Hardship is part of life, and so is human resilience. There is so much that we can learn from difficult experiences.

Let someone who had the courage to share their suffering with you see what qualities of capacity and resilience you see in them.

You might say something such as, “I see your strength and determination in your story and it inspires me to remember those qualities in myself as well.”

Or you may say, “I see your pain, and I sense how much you loved this person who passed away.”

When the person hears a reflection of their capacities and qualities they can embody those capacities and move into action.  Sometimes, the most empowering response a person can hear is that someone is witnessing their own strength.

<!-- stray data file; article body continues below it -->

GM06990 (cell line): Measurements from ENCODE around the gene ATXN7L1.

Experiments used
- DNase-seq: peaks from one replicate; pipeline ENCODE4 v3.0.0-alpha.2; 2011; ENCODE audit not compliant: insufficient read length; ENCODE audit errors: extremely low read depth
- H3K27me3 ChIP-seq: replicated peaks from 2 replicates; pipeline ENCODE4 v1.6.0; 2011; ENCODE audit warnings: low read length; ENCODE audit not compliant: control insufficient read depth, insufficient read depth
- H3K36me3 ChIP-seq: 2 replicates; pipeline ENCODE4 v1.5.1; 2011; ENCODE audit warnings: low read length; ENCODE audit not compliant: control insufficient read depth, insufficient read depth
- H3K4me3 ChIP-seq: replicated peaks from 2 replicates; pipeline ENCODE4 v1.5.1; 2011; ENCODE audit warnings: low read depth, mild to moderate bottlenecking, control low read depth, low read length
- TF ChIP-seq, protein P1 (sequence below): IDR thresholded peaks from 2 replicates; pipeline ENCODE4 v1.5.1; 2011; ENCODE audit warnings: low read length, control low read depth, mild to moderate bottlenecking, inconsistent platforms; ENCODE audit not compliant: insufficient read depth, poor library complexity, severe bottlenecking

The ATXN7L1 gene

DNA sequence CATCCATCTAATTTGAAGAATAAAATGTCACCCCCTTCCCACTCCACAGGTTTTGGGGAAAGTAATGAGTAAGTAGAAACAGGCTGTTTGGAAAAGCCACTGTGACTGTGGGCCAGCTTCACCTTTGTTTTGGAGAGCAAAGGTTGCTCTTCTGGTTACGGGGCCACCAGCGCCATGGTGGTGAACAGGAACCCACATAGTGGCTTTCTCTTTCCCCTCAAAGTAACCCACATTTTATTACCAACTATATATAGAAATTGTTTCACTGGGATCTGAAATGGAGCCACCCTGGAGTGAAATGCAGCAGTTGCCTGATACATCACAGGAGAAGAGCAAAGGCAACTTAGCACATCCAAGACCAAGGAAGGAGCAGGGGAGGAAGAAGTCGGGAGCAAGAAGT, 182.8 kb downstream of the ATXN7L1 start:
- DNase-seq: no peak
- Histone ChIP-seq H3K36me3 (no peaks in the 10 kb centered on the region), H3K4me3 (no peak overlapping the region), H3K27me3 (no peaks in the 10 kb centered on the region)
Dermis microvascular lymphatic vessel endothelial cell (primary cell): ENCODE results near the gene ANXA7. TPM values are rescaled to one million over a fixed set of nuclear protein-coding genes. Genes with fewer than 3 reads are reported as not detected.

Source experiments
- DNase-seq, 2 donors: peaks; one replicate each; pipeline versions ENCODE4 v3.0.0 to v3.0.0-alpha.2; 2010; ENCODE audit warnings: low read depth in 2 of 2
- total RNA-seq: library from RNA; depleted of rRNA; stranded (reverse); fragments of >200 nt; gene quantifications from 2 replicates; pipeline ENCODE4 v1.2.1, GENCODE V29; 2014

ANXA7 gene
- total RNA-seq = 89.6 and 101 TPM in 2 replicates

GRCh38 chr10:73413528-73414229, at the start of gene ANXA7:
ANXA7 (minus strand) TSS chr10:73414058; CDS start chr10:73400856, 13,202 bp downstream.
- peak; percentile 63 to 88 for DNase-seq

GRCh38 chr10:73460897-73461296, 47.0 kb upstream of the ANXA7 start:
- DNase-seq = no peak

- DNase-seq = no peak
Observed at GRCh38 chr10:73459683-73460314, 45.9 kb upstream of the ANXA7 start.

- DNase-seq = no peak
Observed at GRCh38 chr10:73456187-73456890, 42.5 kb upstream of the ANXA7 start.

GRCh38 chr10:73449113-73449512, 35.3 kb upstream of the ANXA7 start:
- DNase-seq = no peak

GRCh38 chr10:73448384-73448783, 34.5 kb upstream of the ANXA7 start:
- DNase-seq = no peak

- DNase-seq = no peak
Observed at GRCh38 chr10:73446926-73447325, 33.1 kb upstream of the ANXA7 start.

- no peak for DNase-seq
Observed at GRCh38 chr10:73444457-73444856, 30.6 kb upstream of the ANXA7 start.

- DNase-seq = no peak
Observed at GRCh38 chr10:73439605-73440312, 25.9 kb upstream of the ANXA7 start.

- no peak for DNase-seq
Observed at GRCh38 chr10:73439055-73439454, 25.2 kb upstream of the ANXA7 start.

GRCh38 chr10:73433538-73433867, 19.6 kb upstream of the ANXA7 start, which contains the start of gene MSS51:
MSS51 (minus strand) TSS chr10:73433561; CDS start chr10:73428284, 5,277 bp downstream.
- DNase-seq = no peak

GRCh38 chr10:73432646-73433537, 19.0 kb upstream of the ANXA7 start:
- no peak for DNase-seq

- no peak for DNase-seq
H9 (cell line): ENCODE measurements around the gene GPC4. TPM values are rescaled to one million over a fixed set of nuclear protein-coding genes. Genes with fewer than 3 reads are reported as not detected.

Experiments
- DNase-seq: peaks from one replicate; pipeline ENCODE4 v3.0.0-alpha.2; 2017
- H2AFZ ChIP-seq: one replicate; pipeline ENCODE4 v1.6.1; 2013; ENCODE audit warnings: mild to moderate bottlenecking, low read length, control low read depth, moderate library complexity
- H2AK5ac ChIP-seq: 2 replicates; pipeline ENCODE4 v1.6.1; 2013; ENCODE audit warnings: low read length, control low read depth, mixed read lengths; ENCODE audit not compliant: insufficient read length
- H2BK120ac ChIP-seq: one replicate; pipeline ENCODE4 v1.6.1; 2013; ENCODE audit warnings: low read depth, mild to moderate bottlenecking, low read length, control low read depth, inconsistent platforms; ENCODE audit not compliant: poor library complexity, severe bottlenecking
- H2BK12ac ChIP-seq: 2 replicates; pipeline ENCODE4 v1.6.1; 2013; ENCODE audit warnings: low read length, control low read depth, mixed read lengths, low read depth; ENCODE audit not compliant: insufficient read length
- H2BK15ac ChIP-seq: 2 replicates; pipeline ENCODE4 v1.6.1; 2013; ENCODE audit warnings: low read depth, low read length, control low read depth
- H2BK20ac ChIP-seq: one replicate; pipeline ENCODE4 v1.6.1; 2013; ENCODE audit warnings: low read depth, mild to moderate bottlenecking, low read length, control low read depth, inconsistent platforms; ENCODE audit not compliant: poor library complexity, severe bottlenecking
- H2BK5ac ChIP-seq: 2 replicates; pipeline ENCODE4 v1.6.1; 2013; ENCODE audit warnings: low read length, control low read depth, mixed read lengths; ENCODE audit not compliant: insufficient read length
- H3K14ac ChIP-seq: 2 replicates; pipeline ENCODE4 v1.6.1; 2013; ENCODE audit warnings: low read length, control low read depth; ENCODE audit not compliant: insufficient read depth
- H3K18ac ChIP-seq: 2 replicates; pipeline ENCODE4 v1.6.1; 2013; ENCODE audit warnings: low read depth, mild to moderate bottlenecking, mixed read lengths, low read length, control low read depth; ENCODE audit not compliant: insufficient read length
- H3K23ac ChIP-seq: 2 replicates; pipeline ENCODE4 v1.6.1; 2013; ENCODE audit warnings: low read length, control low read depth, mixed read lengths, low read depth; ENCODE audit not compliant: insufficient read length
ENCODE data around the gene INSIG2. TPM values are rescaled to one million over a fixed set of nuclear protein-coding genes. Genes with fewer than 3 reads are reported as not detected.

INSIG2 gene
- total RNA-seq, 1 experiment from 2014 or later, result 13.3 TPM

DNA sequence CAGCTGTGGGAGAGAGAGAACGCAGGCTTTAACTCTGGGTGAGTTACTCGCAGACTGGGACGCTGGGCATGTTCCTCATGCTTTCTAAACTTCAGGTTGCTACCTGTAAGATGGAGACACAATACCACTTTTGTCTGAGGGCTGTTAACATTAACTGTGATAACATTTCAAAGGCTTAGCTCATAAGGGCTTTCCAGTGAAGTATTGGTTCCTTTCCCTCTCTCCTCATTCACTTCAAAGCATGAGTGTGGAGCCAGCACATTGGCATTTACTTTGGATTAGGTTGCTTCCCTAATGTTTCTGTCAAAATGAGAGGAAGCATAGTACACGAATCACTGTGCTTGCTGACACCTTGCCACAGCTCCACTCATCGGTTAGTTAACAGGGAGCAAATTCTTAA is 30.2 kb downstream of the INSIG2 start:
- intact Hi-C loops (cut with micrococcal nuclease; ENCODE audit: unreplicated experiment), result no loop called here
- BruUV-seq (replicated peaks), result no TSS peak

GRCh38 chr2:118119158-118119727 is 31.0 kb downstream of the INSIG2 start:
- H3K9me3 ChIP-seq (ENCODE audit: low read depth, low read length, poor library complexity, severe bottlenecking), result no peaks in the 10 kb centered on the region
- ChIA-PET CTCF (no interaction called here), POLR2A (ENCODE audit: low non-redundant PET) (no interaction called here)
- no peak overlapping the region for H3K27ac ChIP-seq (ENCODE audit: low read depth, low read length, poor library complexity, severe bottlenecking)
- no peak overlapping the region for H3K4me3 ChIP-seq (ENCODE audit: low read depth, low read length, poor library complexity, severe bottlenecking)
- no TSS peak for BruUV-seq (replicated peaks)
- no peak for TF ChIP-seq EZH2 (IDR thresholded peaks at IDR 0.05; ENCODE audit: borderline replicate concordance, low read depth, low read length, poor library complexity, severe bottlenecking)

3. Express Your Wishes for Restored Well-being and Peace

When someone talks about their tragedies and difficulties with you, it is helpful to hear that you have caring wishes for them.

When you express wishes for restored well-being, you are helping the person remember that their difficult moments in life are just that, moments.

Your wishes can acknowledge that they will be capable of experiencing other moments, such as moments of joy, calmness, connection, safety.

Before you transition into another topic, you may say something such as “Thank you for sharing this with me, and my wish to you is that you once again have the experience of well-being.”

I hope that all these tips support you in holding space for people who have come to you to share a difficult experience. And as always, I would love to know what happens when you implement these tips.

May you listen with openness and speak with compassion and power,

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Alejandra Siroka